On 17 November 2022, the Chancellor of the Exchequer Jeremy Hunt announced many changes to the UK tax system as part of his Autumn Statement that could have a substantial impact on the amounts you and your business activity could be taxed. Most of these changes are not due to take effect until April 2023 or even the years following, but with the recent negative global economic outlook and rising costs it has never been a better time to assess your tax position and plan for the changes ahead!
We have combed through the many pages of the Autumn Statement to highlight the top 4 that may impact you and your business in the years to come:
Reduced Annual Exemption on Capital Gains
Capital Gains Tax (CGT) may arise on the disposal of certain capital assets, such as land, shares or crypto assets. Each taxpayer in the UK gets an annual exemption to exempt their first £12,300 of gains in any tax year from tax. From 1 April 2023 the annual exemption will be reduced to £6,000, and reduced further to £3,000 from 1 April 2024. This could mean additional CGT being payable should you exceed the new limits.
The tax rate of CGT will remain at 10% for basic rate taxpayers (18% for residential property) and 20% for higher rate taxpayers (28% on residential property).
Reducing Thresholds on Tax-Free Dividends
All UK taxpayers are entitled to the £2,000 dividend allowance, which means that the first £2,000 of their dividend income in a tax year is not subject to tax. However, from 6 April 2023 the dividend allowance is due to drop to £1,000, and will even be reduced further to £500 from 6 April 2024.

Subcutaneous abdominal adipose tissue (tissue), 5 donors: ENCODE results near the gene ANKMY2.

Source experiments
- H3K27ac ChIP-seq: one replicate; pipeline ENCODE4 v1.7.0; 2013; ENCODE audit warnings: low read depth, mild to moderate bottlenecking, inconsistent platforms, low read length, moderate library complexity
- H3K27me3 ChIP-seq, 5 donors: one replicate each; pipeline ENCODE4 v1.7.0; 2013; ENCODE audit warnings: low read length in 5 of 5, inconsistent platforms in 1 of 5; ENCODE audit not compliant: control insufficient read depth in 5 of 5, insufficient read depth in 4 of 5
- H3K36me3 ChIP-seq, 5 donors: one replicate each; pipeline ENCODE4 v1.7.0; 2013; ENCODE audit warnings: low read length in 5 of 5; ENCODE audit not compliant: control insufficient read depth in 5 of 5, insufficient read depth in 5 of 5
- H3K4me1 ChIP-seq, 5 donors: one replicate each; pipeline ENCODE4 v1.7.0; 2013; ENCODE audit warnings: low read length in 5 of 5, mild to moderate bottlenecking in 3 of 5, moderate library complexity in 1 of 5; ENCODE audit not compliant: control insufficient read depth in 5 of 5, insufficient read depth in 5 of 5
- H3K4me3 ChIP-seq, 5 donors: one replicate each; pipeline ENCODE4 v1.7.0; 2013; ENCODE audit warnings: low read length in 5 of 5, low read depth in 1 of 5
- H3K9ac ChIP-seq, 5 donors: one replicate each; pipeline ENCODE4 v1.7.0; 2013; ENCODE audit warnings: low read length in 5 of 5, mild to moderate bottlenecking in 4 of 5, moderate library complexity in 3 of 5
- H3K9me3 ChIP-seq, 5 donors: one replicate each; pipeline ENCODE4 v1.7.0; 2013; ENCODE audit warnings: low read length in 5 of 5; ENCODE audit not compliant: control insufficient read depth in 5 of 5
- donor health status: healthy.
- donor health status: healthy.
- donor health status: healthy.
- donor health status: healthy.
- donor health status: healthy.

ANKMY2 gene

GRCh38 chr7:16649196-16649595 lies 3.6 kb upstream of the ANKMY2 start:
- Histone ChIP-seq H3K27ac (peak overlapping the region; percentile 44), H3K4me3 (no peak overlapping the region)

Additionally, back in the Spring the government announced an increase in the dividend tax rates from 7.5% (for basic rate taxpayers), 32.5% (for higher-rate taxpayers) and 38.1% (for additional rate taxpayers) to 8.75%, 33.75% and 39.35% respectively. These rates are now confirmed to stay at these new higher levels for the foreseeable future.
Freezing of Income Tax thresholds and reduction in threshold to pay 45% additional rate of tax
Tax-free personal allowances, which is currently £12,570, and the 40% tax rate threshold will be fixed for the next 6 years (until 5 April 2028). There are also changes to the 45% tax rate, which from 6 April 2023 will now apply to income above £125,140.
This means that in the 2023/24 tax year, an individual with taxable earnings over £150,000 will be pay an additional £1,243.00 in tax than they would have for the 2022/23 tax year. You may wish to take this into consideration when considering how you extract cash from your company.
Increase in Corporation Tax rates confirmed to go ahead
Currently, all UK companies pay corporation tax on their taxable profits at a rate of 19%. However, from 1 April 2023 this rate is increasing to a maximum of 25%. The highest rate will apply to companies with profits over £250,000, whereas companies with taxable profits under £50,000 will continue to pay the 19% rate. Taxable profits in between the 2 thresholds will be taxed at a hybrid rate. The £50,000 and £250,000 thresholds are also reduced if your company is part of a group or has other companies associated with it.
Get in touch
The Autumn Statement included many more changes and the above only summarises the key changes announced. If you are looking for further support or would like assistance with tax planning please do not hesitate to get in touch with the team at Starbox by calling 01273 043678.